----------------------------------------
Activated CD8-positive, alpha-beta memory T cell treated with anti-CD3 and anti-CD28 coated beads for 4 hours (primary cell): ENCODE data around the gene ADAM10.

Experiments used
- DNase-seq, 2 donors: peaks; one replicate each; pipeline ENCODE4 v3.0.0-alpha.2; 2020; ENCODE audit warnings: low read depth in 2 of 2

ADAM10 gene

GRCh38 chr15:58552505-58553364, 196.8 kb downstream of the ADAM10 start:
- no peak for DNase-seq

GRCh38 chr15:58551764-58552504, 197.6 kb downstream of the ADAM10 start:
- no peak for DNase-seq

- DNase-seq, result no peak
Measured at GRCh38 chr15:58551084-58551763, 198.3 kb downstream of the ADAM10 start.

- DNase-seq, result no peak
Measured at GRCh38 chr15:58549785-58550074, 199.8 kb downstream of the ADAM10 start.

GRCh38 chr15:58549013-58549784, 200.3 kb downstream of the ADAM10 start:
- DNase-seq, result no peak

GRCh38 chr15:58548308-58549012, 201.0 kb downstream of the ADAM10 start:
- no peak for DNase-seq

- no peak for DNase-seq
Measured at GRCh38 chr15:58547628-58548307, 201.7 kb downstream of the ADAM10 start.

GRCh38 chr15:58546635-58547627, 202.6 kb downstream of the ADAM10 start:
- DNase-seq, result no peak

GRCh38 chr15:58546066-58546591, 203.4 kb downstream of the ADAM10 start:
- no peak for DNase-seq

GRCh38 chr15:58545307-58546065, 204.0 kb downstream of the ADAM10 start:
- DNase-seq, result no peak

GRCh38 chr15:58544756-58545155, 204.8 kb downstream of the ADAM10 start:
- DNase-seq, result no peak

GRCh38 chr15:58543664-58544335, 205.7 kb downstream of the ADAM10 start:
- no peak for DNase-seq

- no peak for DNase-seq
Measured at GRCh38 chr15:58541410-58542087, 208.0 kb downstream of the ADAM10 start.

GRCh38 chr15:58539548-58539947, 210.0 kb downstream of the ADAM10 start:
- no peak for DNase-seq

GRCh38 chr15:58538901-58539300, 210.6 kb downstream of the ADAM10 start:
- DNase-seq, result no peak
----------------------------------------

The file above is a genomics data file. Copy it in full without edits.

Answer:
Activated CD8-positive, alpha-beta memory T cell treated with anti-CD3 and anti-CD28 coated beads for 4 hours (primary cell): ENCODE data around the gene ADAM10.

Experiments used
- DNase-seq, 2 donors: peaks; one replicate each; pipeline ENCODE4 v3.0.0-alpha.2; 2020; ENCODE audit warnings: low read depth in 2 of 2

ADAM10 gene

GRCh38 chr15:58552505-58553364, 196.8 kb downstream of the ADAM10 start:
- no peak for DNase-seq

GRCh38 chr15:58551764-58552504, 197.6 kb downstream of the ADAM10 start:
- no peak for DNase-seq

- DNase-seq, result no peak
Measured at GRCh38 chr15:58551084-58551763, 198.3 kb downstream of the ADAM10 start.

- DNase-seq, result no peak
Measured at GRCh38 chr15:58549785-58550074, 199.8 kb downstream of the ADAM10 start.

GRCh38 chr15:58549013-58549784, 200.3 kb downstream of the ADAM10 start:
- DNase-seq, result no peak

GRCh38 chr15:58548308-58549012, 201.0 kb downstream of the ADAM10 start:
- no peak for DNase-seq

- no peak for DNase-seq
Measured at GRCh38 chr15:58547628-58548307, 201.7 kb downstream of the ADAM10 start.

GRCh38 chr15:58546635-58547627, 202.6 kb downstream of the ADAM10 start:
- DNase-seq, result no peak

GRCh38 chr15:58546066-58546591, 203.4 kb downstream of the ADAM10 start:
- no peak for DNase-seq

GRCh38 chr15:58545307-58546065, 204.0 kb downstream of the ADAM10 start:
- DNase-seq, result no peak

GRCh38 chr15:58544756-58545155, 204.8 kb downstream of the ADAM10 start:
- DNase-seq, result no peak

GRCh38 chr15:58543664-58544335, 205.7 kb downstream of the ADAM10 start:
- no peak for DNase-seq

- no peak for DNase-seq
Measured at GRCh38 chr15:58541410-58542087, 208.0 kb downstream of the ADAM10 start.

GRCh38 chr15:58539548-58539947, 210.0 kb downstream of the ADAM10 start:
- no peak for DNase-seq

GRCh38 chr15:58538901-58539300, 210.6 kb downstream of the ADAM10 start:
- DNase-seq, result no peak